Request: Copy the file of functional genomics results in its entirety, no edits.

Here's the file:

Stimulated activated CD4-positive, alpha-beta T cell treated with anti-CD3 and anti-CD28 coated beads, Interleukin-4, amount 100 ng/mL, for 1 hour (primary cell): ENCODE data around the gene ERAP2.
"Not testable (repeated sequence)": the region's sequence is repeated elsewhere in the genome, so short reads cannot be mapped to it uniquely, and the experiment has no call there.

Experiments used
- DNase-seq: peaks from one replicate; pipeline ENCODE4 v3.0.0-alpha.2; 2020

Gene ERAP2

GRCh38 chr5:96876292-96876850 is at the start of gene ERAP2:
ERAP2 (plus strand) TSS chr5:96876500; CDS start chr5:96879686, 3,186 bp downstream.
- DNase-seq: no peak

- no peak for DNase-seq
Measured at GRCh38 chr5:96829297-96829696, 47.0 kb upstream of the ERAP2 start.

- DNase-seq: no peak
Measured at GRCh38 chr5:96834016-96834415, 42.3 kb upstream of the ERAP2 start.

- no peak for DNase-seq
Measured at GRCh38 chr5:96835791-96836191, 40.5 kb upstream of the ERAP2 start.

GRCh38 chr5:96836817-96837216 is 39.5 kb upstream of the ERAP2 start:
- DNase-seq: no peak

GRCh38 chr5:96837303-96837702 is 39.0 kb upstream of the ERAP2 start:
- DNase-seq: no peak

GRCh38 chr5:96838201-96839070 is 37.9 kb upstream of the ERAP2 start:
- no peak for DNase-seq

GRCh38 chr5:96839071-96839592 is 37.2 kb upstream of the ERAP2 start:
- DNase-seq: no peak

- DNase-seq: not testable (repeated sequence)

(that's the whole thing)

Stimulated activated CD4-positive, alpha-beta T cell treated with anti-CD3 and anti-CD28 coated beads, Interleukin-4, amount 100 ng/mL, for 1 hour (primary cell): ENCODE data around the gene ERAP2.
"Not testable (repeated sequence)": the region's sequence is repeated elsewhere in the genome, so short reads cannot be mapped to it uniquely, and the experiment has no call there.

Experiments used
- DNase-seq: peaks from one replicate; pipeline ENCODE4 v3.0.0-alpha.2; 2020

Gene ERAP2

GRCh38 chr5:96876292-96876850 is at the start of gene ERAP2:
ERAP2 (plus strand) TSS chr5:96876500; CDS start chr5:96879686, 3,186 bp downstream.
- DNase-seq: no peak

- no peak for DNase-seq
Measured at GRCh38 chr5:96829297-96829696, 47.0 kb upstream of the ERAP2 start.

- DNase-seq: no peak
Measured at GRCh38 chr5:96834016-96834415, 42.3 kb upstream of the ERAP2 start.

- no peak for DNase-seq
Measured at GRCh38 chr5:96835791-96836191, 40.5 kb upstream of the ERAP2 start.

GRCh38 chr5:96836817-96837216 is 39.5 kb upstream of the ERAP2 start:
- DNase-seq: no peak

GRCh38 chr5:96837303-96837702 is 39.0 kb upstream of the ERAP2 start:
- DNase-seq: no peak

GRCh38 chr5:96838201-96839070 is 37.9 kb upstream of the ERAP2 start:
- no peak for DNase-seq

GRCh38 chr5:96839071-96839592 is 37.2 kb upstream of the ERAP2 start:
- DNase-seq: no peak

- DNase-seq: not testable (repeated sequence)